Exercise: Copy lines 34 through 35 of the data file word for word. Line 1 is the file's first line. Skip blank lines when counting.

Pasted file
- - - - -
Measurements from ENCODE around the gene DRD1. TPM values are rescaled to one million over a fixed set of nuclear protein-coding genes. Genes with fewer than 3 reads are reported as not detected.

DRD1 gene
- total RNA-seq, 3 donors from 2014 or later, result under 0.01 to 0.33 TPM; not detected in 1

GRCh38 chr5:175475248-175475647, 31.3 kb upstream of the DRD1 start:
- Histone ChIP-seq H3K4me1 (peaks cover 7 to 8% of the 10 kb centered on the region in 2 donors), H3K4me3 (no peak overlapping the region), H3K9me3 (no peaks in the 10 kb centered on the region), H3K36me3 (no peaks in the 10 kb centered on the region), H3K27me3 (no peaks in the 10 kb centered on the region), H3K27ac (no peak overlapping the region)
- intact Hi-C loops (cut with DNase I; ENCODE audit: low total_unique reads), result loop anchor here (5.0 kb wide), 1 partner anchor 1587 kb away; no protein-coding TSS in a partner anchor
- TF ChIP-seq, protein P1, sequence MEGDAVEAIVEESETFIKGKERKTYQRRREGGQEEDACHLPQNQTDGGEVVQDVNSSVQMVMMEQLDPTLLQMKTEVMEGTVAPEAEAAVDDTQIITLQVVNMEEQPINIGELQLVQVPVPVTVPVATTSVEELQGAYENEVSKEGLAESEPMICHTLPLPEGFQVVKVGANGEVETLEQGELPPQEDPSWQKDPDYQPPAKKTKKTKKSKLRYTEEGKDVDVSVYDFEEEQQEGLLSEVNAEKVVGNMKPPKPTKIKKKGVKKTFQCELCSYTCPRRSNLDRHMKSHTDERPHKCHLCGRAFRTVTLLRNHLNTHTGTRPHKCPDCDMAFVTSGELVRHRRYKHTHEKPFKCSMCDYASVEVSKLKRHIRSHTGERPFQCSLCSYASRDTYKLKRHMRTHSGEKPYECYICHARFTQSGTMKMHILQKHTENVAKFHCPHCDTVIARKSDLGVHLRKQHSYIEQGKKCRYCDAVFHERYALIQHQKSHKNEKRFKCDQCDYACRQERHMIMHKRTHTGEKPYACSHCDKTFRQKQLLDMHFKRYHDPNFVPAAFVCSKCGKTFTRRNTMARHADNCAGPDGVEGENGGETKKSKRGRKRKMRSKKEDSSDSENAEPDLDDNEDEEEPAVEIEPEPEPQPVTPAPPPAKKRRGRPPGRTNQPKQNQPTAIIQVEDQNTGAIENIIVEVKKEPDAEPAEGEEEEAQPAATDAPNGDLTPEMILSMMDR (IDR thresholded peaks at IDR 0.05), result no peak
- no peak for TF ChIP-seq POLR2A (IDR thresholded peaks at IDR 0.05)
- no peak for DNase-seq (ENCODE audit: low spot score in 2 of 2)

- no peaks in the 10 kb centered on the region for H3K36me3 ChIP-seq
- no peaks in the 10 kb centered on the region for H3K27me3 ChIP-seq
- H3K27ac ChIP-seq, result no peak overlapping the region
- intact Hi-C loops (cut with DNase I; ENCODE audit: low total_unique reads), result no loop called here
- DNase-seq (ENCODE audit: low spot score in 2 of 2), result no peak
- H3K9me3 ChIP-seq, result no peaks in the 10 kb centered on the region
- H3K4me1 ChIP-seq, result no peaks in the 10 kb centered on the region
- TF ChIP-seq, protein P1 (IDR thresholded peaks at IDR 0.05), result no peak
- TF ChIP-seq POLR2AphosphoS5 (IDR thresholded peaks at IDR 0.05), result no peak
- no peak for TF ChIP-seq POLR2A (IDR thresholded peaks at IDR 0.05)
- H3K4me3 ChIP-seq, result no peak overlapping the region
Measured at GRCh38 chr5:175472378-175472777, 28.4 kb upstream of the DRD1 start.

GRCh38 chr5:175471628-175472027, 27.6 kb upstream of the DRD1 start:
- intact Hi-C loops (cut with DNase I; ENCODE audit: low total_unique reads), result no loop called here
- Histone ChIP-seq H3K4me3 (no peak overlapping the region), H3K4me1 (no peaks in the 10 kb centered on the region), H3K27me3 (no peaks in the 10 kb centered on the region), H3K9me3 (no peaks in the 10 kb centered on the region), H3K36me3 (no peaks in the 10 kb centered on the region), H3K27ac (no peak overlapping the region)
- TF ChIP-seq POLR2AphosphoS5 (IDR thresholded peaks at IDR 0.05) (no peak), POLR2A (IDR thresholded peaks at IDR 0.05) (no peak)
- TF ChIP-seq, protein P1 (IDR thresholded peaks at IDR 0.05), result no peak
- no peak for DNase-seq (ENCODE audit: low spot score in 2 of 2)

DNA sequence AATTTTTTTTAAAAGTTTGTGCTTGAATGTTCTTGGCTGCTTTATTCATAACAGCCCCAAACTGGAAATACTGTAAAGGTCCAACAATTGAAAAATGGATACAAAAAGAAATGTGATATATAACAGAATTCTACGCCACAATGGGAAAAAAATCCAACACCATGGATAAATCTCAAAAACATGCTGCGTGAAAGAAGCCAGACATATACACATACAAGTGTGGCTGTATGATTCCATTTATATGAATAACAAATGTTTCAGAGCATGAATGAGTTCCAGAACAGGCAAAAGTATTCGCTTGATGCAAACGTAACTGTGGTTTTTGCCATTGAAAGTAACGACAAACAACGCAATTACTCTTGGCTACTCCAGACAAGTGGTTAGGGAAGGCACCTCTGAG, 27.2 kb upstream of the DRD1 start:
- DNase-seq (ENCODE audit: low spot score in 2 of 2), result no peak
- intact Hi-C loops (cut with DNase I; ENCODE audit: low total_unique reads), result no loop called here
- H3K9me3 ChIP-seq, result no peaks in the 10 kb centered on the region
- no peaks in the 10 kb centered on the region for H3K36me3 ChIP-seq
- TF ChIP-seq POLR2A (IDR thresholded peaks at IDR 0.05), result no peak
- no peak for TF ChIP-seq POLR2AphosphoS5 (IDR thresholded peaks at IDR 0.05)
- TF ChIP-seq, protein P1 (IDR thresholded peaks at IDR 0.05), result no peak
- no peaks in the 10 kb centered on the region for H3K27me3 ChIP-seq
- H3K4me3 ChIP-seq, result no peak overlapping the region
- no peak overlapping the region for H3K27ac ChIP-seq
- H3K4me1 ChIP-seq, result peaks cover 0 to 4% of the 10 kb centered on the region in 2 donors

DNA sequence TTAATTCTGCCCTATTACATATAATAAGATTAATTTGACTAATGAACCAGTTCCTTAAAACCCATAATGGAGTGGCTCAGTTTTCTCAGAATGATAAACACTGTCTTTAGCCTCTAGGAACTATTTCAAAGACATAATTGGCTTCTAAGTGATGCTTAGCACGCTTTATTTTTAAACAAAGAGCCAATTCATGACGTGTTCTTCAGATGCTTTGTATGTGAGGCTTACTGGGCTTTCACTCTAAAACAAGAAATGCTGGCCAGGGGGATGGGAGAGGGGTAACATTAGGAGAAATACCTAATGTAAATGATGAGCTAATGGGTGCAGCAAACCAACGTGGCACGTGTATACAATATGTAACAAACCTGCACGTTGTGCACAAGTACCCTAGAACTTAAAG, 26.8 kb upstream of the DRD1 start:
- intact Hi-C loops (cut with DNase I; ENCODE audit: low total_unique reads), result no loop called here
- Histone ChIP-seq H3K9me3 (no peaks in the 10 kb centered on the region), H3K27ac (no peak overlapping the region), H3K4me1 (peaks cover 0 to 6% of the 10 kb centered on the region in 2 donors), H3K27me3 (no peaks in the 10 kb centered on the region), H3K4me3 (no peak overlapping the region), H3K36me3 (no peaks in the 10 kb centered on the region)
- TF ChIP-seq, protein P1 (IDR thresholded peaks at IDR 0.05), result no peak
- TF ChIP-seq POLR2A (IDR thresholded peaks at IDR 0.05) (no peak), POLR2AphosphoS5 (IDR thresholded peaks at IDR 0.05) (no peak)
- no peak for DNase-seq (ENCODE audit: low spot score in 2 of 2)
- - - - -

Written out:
- no peak for TF ChIP-seq POLR2AphosphoS5 (IDR thresholded peaks at IDR 0.05)
- TF ChIP-seq, protein P1 (IDR thresholded peaks at IDR 0.05), result no peak